Abdominal pain, on the other hand, is likely something you should get the vet to check, no matter how innocuous the pain may seem. What seems like a tummy ache to pet parents could be an obstruction in the stomach or intestines, and it could be deadly.
Belly pain could be something as simple as dog food that doesn’t agree with Fido, or it could be your dog’s bloated stomach. If your dog is a large or giant breed or could be described as having a “deep chest,” then you will want to check with the vet to make sure this isn’t bloat or GDV (gastric dilation – volvulus).
9. Tooth Pain
Dogs with dental issues may pant and become restless. This is especially true if the pain comes from an infected tooth. If you observe Fido no longer gnawing on a favorite chew toy or a reluctance to eat, you may need to contact your vet to ensure there is no infection in the mouth.
10. Laryngeal Paralysis
The larynx in a dog should open and close as a dog breathes; the larynx is integral in a dog’s ability to “be vocal” and to eat. However, if the larynx isn’t functioning properly, the dog may exhibit panting and pacing. When this occurs, the dog’s larynx is partially paralyzed, and this causes problems from their ability to eat to their breathing normally.
This is a condition that should be monitored by your vet. In fact, if your dog is panting, but the panting seems louder than usual, then you should have Fido checked for this issue.
The onset of a seizure could cause your dog to pace and pant. Seizures occur for a number of reasons, and your vet should be consulted to rule out something serious.
Some breeds are more prone to seizures than others. Regardless, it is still better for Fido to have this issue treated by a vet rather than simply trying to handle it on your own.
If your dog has been exposed to something toxic in her environment, she may display signs such as panting and restless pacing. Keep in mind this could happen if your dog accidentally got into the garbage or even chewed on something inedible outdoors. Dogs may also ingest plants that are toxic while outside for exercise.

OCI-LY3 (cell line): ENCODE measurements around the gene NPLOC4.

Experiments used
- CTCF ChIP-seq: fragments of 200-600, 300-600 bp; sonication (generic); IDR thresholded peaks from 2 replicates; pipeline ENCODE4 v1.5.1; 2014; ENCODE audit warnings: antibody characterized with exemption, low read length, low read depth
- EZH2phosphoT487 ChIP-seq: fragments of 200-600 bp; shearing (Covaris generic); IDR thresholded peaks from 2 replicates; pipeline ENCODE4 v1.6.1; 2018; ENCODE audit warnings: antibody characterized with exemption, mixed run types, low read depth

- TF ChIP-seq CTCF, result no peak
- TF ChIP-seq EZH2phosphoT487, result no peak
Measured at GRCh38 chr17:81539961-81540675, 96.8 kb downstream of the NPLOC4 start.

Look for the panting and pacing accompanied by vomiting, stomach upset, pain in the abdomen, and possible hyperactivity.
Contact your vet immediately if you believe your dog has ingested something toxic.
Other issues that can cause a dog to be restless and panting incessantly include cardiac issues and neurological issues. Look for other symptoms such as drooling or seizures. Always contact your vet if you believe your dog is seriously sick.
1. Why is my dog panting at night when it’s not hot?
There could be many reasons. She could be anxious in a new situation; she could be nervous about a trip to the vet. Conversely, she could be excited to ride in the car with you!
Other serious conditions such as pain or a neurological issue could be to blame. If you feel your dog may be seriously ill, contact your vet.
2. What are the signs of your dog dying?
Here are some typical signs of a dog’s impending death: loss of coordination, loss of appetite, refusal to drink water, extreme fatigue, twitching muscles, vomiting, seeming confused, incontinence.
A dog panting heavily and pacing restlessly does not automatically mean it is dying. Not all of these symptoms are indicative your dog is dying. Most of the time, a dog will give up eating or drinking before he dies. Extreme fatigue, loss of interest or enthusiasm, twitching, and vomiting typically come closer to death.
3. Why is my dog restless and can’t settle?
There may be a number of reasons from simple anxiety and nervousness to something more serious such as heat exhaustion.